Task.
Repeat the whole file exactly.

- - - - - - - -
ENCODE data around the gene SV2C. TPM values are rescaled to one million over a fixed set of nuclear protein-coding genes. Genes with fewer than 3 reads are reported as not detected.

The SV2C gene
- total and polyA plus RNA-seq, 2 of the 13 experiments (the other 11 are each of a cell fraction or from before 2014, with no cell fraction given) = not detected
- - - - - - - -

ENCODE data around the gene SV2C. TPM values are rescaled to one million over a fixed set of nuclear protein-coding genes. Genes with fewer than 3 reads are reported as not detected.

The SV2C gene
- total and polyA plus RNA-seq, 2 of the 13 experiments (the other 11 are each of a cell fraction or from before 2014, with no cell fraction given) = not detected